Pennsylvania Board of Probation and Parole (PBPP) is in the pits when it comes to reforming the way it handles parole review of child offenders and child lifer prisoners.
In 2010, the U.S. Supreme Court decided the case of Graham vs. Florida that categorically banned sentencing a child offender to Life-Without-Parole (LWOP) for a non-homicide crime, and in 2012 and 2016 respectively, the U.S. Supreme Court in the cases of Miller vs. Alabama and Montgomery vs. Louisiana banned mandatory LWOP for child homicide offenders and gave retroactive effect in cases on state collateral review.
In Montgomery, the Court further held that “A State may remedy a Miller violation by extending parole eligibility to juvenile offenders. This would neither impose an onerous burden on the States nor disturb the finality of State convictions.” The court left it up to States to determine how they want to handle considering Child Lifers for parole and suggested that parole boards were a good choice for States.
In Pennsylvania, Philly, Pittsburgh and Chest counties have taken this option by resentencing their Child Lifers to upwards of 20-35 years-to life imprisonment or ‘Time served-to-life’, and placed the burden of considering those child lifers for parole release on the parole board.
Now the PBPP is faced with a perplexing dilemma. The State’s parole Law 61 Pa. C.S.A. 6137 (a)(1) prohibits parole release of individuals sentenced to life imprisonment, except for Child Lifers charged and sentenced under the 11002.1 murder statute on or after June 25, 2012, which means Child Lifers who were on State collateral review who have been recently resentenced to upwards of 20 or 35 years-to-life cannot receive parole (unless the parole board ignore 6137 (ca)(1).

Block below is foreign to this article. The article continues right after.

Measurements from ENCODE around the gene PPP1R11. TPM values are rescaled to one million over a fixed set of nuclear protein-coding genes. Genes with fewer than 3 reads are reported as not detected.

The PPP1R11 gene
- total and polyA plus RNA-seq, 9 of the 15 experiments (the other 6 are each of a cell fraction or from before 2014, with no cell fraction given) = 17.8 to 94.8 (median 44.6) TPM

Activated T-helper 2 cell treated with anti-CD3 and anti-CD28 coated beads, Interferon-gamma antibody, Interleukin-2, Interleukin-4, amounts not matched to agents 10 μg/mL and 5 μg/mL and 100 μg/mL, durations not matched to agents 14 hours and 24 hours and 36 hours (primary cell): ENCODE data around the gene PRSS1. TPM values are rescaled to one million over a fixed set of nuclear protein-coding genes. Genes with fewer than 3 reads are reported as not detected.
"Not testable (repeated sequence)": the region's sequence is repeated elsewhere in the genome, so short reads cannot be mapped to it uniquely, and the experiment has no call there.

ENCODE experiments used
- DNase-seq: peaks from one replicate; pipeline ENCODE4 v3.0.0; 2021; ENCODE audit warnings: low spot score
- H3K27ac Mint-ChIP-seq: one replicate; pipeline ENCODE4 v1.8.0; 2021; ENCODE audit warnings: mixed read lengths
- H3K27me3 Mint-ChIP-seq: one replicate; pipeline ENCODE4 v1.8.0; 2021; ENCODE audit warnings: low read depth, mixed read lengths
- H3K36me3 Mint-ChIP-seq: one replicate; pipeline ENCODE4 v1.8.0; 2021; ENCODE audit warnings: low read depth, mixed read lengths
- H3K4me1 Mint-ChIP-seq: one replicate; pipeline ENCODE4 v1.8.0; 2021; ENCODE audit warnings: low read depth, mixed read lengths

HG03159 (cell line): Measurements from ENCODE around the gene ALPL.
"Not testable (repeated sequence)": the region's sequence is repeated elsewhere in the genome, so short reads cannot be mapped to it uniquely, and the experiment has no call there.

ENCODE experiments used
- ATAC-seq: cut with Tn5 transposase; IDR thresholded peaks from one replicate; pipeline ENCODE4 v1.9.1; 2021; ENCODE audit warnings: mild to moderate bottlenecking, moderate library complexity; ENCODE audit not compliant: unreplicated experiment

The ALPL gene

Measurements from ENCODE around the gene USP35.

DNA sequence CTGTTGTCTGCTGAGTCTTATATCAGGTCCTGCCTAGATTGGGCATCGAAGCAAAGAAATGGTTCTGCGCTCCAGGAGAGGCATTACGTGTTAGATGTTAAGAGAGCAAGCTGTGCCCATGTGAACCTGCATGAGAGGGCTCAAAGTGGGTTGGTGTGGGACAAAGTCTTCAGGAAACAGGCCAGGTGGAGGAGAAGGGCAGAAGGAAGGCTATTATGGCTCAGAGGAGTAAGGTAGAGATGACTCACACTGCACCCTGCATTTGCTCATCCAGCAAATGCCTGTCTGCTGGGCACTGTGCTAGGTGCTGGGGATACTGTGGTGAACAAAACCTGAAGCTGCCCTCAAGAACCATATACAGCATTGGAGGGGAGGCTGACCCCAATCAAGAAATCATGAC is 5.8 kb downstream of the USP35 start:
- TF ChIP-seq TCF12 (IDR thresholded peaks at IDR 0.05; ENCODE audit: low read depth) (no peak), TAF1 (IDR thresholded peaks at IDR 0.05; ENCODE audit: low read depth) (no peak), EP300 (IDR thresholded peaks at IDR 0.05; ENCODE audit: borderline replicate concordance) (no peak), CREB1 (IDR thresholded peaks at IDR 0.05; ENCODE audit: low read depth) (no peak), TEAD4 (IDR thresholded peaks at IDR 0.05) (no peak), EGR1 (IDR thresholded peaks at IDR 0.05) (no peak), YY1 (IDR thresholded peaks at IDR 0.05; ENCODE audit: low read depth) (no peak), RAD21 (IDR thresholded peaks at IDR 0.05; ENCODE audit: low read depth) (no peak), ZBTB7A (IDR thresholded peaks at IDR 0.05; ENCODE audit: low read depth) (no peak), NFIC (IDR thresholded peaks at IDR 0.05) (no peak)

Perchance parole review is given to those Child Lifers resentenced to 35 years-to-life, the Parole Board is incapable of providing child offenders and Child Lifers a meaningful and realistic opportunity for release, because it has not provided any special parole board procedure for child offenders and Child Lifers. Like:
1) A presumptive parole release standard of review at parole hearings that view child offenders/Child Lifers as less culpable than adult offenders and consider the mitigating factors described in Miller.
2) Requirement of a court-appointed attorney and expert witness at parole hearings of child offender/Child Lifers and;
3) Parole review officers trained in the scientific studies of adolescent brain development and behavior and mitigating factors in Miller.
While Pennsylvania lags behind in parole board reform for its Child Lifers, the states of Massachusetts, Connecticut, California, Louisiana, West Virginia, and Nebraska have implemented special parole board protection procedures for Child Lifers facing their State’s parole board.